It was going on three hours before Harry called back. Ocelot spent the time working out, glad to have the opportunity to take out some of his frustration in hard physical effort. He was just getting out of the shower when his wristphone rang. Still dripping, he wrapped a towel around his waist and picked it up. "Yeah?"

"Hey, kid." As he suspected, it was Harry.

"What've you got for me, Harry?" With his free hand, Ocelot ran another towel over his long wet hair.

The fixer's expression was unreadable. "I just wanted to let ya know that I got somethin'. Not over the phone, though. Can ya meet me at the Spider in about forty-five?"

Ocelot's paranoia radar notched up another level. "Anything wrong?"

"Not sure. I'll talk to ya there, okay?"

He nodded. "Yeah. I'll be there." Slowly, he hit the button to break the connection, unsure of what this could mean. Getting dressed quickly, he tried not to speculate; when he did that, his mind tended to go off and find the worst possible scenarios, and that wasn't going to do him any good at all. Harry just didn't like to talk on nonsecure lines, that was all. It was probably nothing.

Still, he arrived at the Glass Spider a full ten minutes early. This time of day, it was nearly deserted. He'd even managed to get a parking spot out front for the Blitzen. He ordered a beer and settled into a dark rearward booth to wait for Harry.

The fixer arrived right on time, dressed as usual in a rumpled gray suit. He dropped into a seat opposite Ocelot and waved for a beer of his own.

"What've you got?" Ocelot asked, leaning forward intently.

"Slow down, kid," Harry said. His eyes narrowed a bit. "This ain't like you. Sounds like you're gettin' too involved. That ain't good for yer edge."

Ocelot took a deep breath. "Tell me what you got, Harry. Did you find out anything?"

"Sure I did. She ain't nearly as hard to find stuff on as her new partner is." From inside his jacket, he pulled out a pocket secretary. "How much do you want to know?"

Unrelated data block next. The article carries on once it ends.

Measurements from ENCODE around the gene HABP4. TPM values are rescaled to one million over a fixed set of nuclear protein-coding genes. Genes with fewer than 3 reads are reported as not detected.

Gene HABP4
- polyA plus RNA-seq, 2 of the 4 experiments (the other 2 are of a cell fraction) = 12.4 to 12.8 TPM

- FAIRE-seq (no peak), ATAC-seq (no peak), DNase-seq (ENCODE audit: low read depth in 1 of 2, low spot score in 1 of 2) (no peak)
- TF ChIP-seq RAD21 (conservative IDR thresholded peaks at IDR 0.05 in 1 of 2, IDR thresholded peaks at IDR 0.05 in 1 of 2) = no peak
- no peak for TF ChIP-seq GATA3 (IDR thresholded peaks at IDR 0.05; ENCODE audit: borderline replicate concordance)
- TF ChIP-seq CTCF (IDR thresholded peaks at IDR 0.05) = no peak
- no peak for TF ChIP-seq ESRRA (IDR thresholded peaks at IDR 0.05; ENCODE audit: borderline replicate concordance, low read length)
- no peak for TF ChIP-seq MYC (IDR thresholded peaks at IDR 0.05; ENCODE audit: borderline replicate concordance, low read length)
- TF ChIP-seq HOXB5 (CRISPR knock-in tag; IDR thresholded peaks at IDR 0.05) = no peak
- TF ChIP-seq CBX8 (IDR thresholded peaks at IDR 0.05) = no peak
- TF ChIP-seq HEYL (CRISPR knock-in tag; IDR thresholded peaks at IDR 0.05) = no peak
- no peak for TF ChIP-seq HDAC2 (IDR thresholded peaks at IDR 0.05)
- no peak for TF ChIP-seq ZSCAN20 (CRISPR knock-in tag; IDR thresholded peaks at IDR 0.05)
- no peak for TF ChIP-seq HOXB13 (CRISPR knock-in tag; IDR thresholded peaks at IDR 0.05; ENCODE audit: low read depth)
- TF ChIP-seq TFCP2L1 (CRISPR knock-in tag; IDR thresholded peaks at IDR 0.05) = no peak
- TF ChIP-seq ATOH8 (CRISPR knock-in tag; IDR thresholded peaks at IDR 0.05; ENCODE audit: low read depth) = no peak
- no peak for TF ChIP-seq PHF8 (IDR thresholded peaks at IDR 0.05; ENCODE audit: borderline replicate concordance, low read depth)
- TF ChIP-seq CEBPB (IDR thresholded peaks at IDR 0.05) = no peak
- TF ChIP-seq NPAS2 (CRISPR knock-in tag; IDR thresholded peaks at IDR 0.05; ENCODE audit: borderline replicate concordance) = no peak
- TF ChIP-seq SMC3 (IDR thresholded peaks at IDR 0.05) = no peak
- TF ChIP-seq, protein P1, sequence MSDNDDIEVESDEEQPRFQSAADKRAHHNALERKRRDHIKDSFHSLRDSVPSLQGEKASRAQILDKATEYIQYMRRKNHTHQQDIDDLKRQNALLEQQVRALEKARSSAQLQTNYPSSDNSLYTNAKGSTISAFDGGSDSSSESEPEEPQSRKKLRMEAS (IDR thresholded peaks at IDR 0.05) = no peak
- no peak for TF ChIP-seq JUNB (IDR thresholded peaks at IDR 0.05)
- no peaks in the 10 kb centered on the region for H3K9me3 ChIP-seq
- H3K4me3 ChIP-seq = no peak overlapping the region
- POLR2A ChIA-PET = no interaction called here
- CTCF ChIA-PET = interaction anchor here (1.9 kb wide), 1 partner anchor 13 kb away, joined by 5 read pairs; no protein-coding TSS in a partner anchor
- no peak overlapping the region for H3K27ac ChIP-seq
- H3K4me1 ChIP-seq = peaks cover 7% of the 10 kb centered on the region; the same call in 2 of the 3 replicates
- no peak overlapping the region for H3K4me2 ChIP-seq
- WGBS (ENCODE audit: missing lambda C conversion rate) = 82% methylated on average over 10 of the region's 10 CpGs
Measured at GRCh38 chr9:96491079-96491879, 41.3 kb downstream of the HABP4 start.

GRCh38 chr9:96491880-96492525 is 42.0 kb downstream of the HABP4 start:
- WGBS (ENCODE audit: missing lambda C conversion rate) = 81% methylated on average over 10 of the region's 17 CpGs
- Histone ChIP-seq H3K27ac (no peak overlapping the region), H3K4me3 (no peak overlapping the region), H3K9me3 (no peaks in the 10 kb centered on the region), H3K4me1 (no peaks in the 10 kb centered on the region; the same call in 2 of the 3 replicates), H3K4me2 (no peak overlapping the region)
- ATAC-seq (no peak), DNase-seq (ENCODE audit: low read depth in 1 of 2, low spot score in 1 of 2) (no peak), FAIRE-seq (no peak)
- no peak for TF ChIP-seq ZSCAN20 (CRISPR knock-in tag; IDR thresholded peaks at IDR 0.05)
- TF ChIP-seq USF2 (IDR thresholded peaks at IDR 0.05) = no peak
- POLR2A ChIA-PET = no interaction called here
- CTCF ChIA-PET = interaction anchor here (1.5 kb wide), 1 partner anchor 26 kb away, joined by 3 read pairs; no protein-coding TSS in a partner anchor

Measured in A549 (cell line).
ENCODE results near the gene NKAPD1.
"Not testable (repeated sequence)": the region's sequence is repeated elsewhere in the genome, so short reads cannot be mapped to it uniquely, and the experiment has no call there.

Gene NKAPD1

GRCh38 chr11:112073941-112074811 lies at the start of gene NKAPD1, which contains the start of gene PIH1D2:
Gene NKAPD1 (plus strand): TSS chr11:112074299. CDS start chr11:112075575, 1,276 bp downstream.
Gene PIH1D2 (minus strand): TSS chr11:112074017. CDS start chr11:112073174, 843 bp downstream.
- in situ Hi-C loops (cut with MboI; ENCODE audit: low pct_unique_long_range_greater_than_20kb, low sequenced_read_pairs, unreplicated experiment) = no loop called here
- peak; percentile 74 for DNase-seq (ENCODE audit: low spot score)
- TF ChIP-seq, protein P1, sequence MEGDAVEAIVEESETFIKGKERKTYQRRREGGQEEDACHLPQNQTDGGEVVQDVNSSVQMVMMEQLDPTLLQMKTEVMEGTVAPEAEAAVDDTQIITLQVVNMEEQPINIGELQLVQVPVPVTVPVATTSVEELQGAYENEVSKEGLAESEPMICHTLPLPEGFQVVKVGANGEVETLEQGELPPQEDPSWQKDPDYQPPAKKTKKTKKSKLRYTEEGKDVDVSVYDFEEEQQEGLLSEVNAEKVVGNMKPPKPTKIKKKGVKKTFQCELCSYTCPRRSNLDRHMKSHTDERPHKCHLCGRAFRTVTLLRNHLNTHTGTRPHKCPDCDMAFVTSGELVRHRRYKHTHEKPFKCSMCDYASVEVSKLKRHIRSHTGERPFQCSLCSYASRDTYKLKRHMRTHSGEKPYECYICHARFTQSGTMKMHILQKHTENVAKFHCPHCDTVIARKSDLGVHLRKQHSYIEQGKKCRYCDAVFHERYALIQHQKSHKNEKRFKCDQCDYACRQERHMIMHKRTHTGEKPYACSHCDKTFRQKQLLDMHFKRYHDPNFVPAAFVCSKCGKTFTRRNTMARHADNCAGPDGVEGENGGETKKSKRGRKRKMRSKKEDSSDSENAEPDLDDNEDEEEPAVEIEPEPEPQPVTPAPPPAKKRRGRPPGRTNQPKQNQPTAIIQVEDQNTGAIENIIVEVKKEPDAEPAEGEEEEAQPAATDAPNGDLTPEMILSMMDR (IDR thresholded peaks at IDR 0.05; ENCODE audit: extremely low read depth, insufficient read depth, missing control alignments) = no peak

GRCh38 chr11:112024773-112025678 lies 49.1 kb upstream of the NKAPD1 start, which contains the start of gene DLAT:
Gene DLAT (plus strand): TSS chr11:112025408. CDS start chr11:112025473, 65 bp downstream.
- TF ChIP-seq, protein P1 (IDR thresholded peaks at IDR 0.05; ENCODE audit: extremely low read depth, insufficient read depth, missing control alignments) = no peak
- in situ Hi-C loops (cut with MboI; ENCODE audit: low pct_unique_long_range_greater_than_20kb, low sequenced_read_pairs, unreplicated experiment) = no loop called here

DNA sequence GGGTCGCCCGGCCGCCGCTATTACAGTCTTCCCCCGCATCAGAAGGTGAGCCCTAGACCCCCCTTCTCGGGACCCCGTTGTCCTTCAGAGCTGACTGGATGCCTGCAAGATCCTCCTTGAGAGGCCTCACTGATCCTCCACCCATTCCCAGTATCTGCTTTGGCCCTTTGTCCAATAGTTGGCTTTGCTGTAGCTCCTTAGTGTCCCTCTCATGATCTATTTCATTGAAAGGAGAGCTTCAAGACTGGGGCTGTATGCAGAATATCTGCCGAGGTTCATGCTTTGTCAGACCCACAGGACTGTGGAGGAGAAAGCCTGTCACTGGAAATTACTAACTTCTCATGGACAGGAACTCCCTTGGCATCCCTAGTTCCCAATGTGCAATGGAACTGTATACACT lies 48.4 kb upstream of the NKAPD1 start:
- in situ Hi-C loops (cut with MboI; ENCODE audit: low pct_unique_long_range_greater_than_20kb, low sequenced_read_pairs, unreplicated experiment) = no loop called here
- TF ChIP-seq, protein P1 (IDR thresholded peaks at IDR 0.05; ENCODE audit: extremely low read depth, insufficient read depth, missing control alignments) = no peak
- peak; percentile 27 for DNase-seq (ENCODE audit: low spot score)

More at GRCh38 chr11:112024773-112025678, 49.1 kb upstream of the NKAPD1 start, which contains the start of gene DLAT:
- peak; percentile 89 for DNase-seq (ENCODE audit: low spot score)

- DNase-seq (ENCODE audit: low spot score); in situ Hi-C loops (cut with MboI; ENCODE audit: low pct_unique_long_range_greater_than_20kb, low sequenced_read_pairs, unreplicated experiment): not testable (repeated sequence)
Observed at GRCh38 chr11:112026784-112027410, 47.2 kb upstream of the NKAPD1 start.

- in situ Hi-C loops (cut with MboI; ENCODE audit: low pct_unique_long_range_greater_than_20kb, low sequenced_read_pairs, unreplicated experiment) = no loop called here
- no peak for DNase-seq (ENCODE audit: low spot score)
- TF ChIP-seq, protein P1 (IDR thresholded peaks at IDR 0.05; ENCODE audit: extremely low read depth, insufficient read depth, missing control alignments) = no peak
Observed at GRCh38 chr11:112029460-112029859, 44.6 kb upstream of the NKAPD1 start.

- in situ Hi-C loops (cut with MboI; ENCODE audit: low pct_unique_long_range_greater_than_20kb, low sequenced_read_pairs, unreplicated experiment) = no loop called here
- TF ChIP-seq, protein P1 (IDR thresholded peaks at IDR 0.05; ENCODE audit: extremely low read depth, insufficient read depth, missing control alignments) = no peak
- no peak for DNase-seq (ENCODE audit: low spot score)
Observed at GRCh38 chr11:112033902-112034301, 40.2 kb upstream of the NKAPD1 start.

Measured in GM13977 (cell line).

"What kind of question is that?" Ocelot was getting exasperated now. "Just tell me what you found out, okay?"

Harry raised his hands in a `backing off' gesture. "Okay, okay." He consulted the pocket secretary's screen. "Lessee...Kestrel. Real name: Juliana Harvath. 32 years old. Born in Boston. Both parents worked at Renraku. Old money family. Looks like she was raised as a typical corp brat."

"Checks out so far," Ocelot said, almost to himself. Then louder, to Harry: "Parents disowned her when she left school and decided not to follow the family biz?"

"Yeah, that's right," Harry said, nodding as he checked. "Knocked around for a couple of years doing odd jobs, then met up with some shadow types at a bar. Looks like she hooked up with a decker for awhile, and he helped her siphon off the money that was supposed to be her inheritance from her parents' accounts. Shortly after that both parents were killed in a hostile extraction attempt. She used the money to get tricked out with cyberware and such—didn't get clear data here, but it looks like her first job was to nail the people who geeked her parents." He shook his head. "All this is a long time ago, though. I don't think it matters much." He tapped the screen. "Here's where it gets interesting, though."